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Thought something was familiar when you looked at those photographs of gorillas? Human beings and gorillas share an astonishing 97% of their DNA. And of all the different races and sub-species of gorilla, it’s the mountain gorilla, that is the rarest of all the apes, and the mountainous rainforest that straddles Uganda, Rwanda and the D.R.C in East Africa is the only environment in which mountain gorillas are able to survive.
Only a few have been habituated for humans to visit, and these rare apes are sometimes not easy to find. This is what makes gorilla trekking such an exciting and privileged adventure. You can go gorilla tracking at two of Uganda’s national parks: Mgahinga on the slopes of the Virunga Volcanoes that border Rwanda and the D.R.C and in Bwindi Impenetrable Forest.
The groups can be visited for one hour per day by six people; gorilla permits must be purchased well in advance (make sure you do this before you leave on your trip) and cost between US$500 and US$750 for 2012-2013, depending on whether you’re trekking in Rwanda or Uganda. (though watch out for price increases - ask your consultant about any recent rises in permit costs).
The hike is not a walk in the park: conditions under foot are wet and muddy, the terrain steep and slippery, and the weather generally wet, hot and humid. It’s a very expensive hour’s wildlife viewing, but more than worth it: looking into the soft brown eyes of a gorilla in its natural habitat is without doubt one of Africa’s greatest wildlife encounters.
The ancient Egyptians were certainly not into white water rafting on the River Nile but at Jinja inhabitants have been floating down the nearby Bujugali Falls for centuries. In the old days, it was fishermen in wooden canoes; now it’s thrill seekers in bright orange inflatable paddle rafts and streamlined kayaks.
Where the Nile spills out of Lake Victoria through the Owen Falls Dam - over which runs the Nairobi-Kampala road - it soon quickens pace and hits a 30-km stretch of world class white water rapids. Most are grade four to five, so you’re in for a turbulent time on a rafting trip.
For the real adrenaline junky, get a closer perspective of the Nile and surf ten kilometres of rapids attached to a body board. The Nile is also the only river in the world where you can raft under the light of a full moon, and if that’s not enough, thanks to growing demand, the rafting companies are now offering 5–day kayak courses.
The Nile High Bungi, the brainchild of New Zealand’s most experienced bungi consultants, is one of Uganda’s newest attractions. Attached by a piece of industrial elastic, you take a leap into thin air while over the source of the Nile to experience a few exhilarating seconds of plummeting through nothing - space and silence like no other sensation in the world.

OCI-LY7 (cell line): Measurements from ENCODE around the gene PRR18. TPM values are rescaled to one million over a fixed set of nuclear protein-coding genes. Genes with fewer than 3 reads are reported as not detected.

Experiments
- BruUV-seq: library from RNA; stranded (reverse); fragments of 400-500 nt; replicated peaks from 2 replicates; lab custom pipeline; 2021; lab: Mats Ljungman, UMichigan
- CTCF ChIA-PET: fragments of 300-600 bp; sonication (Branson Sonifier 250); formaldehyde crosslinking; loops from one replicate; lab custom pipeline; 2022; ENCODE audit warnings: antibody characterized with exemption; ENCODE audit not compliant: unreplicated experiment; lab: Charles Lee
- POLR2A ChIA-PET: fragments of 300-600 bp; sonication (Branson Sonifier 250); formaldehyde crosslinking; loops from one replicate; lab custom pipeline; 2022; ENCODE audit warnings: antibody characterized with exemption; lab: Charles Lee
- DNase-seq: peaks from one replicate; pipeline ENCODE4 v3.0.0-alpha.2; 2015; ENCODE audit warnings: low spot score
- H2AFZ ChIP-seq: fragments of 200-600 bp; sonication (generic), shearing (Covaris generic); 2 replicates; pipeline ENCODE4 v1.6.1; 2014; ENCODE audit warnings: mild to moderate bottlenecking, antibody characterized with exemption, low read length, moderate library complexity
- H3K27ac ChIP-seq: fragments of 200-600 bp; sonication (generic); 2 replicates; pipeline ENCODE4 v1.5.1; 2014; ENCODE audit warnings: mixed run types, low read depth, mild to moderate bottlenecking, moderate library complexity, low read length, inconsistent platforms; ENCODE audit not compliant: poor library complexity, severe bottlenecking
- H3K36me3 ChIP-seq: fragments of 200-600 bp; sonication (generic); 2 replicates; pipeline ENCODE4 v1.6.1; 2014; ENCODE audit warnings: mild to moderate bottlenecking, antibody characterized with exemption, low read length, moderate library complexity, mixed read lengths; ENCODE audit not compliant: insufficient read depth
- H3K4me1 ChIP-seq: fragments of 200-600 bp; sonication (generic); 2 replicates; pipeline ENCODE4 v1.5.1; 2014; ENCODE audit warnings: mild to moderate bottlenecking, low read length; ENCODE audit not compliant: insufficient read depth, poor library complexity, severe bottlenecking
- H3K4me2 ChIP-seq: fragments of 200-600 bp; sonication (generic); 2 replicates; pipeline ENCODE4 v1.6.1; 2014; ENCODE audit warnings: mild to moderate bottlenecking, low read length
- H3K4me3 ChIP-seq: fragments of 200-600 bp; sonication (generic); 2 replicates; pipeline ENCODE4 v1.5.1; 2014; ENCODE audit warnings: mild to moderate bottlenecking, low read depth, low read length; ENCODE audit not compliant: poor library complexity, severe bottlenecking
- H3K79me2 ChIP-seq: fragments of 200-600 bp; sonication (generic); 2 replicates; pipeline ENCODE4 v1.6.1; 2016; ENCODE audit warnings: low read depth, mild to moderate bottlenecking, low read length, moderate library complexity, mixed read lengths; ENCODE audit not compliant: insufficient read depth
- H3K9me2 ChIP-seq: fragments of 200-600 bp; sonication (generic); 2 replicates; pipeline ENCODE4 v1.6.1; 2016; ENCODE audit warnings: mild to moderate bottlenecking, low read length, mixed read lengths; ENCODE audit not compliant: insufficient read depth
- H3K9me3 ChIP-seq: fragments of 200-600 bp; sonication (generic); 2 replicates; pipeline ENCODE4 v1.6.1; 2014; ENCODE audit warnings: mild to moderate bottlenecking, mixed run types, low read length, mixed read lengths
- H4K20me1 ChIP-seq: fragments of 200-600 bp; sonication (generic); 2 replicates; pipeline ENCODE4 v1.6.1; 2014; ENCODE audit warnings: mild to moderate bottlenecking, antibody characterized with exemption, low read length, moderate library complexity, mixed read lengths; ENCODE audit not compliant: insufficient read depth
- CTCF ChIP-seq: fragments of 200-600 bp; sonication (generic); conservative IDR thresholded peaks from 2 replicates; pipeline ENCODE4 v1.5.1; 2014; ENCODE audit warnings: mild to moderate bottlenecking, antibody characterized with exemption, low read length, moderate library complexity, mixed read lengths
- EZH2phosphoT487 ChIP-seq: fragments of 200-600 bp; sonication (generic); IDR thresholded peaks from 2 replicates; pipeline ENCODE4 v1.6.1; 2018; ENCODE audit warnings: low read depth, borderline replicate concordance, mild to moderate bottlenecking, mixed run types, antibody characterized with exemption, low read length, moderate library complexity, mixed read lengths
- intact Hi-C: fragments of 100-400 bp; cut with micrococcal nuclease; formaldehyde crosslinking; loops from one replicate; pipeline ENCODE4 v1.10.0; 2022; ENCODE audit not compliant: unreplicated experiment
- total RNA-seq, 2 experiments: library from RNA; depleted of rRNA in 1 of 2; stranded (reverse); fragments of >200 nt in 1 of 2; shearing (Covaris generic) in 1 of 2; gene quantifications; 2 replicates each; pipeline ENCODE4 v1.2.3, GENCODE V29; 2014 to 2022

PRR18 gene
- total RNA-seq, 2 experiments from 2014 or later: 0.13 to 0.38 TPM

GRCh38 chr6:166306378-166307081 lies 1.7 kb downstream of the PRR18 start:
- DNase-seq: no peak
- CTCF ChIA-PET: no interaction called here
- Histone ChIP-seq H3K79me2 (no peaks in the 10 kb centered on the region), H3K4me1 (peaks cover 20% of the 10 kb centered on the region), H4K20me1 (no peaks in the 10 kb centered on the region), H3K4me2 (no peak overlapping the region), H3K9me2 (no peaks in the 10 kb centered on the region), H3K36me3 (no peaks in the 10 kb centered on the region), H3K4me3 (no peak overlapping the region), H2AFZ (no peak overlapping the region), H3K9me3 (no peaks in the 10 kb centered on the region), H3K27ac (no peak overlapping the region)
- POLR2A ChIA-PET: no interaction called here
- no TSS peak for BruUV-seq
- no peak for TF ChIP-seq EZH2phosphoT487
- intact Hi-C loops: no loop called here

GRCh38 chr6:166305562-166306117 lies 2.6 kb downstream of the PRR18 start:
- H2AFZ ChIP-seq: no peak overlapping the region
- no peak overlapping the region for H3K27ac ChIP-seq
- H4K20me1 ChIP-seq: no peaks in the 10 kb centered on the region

A 12-metre steel bungee tower sits on top of a 32-metre high cliff above the river, and brave/foolish (you choose the adjective) jumpers can plunge themselves into the swirling water 44 metres below. And we mean into the water – a head touch is part of the deal if you’re up for it.
Quad-biking in Uganda? Yes, at Bujugali Falls near Jinja, also the location of white water rafting on the River Nile and bungee jumping just in case you need more adrenalin rushes. A quad bike is a four-wheeled motorbike. It’s an all terrain, roughty-toughty, 4x4 motor bike that can be ridden by anyone who knows the difference between an accelerator and a brake.
Protective clothes – helmets, gloves and very attractive bright orange overalls - are supplied, as are refreshments en route. For the more experienced, there are half day, full day, and overnight quad-bike safaris, for which a tent, lanterns, food and drink are strapped to the front of the bike. It’s the best way to get right into the heart of rural Uganda.
Most visitors to Bujugali Falls near Jinja are there to experience the adventure activities on offer at, on, and in some cases in the River Nile. But it’s also well advised to get into the community spirit and part with about US$5 of your cash to support the local villagers. There’s no better way to get to the ‘heart’ of Uganda than venturing into its villages, and all that is required is a warm smile.
Fun, informative guided walks are available to local homes and subsistence farms to see demonstrations of farming methods, crops, traditional skills, wedding ceremonies and cooking. Lunch is included and this is a rare opportunity to sample some traditional Ugandan food and see how it is prepared in an outdoor environment using basic equipment.
The interactive experience provides a great understanding of Ugandan rural life. Best of all, the fee paid for the walk goes into a Bujagali Falls community trust fund until it reaches an amount to be spent on something worthwhile that supports the whole community. Thanks to this excellent initiative, the village at Bujugali Falls now has a new primary school – completely paid for by foreign tourists.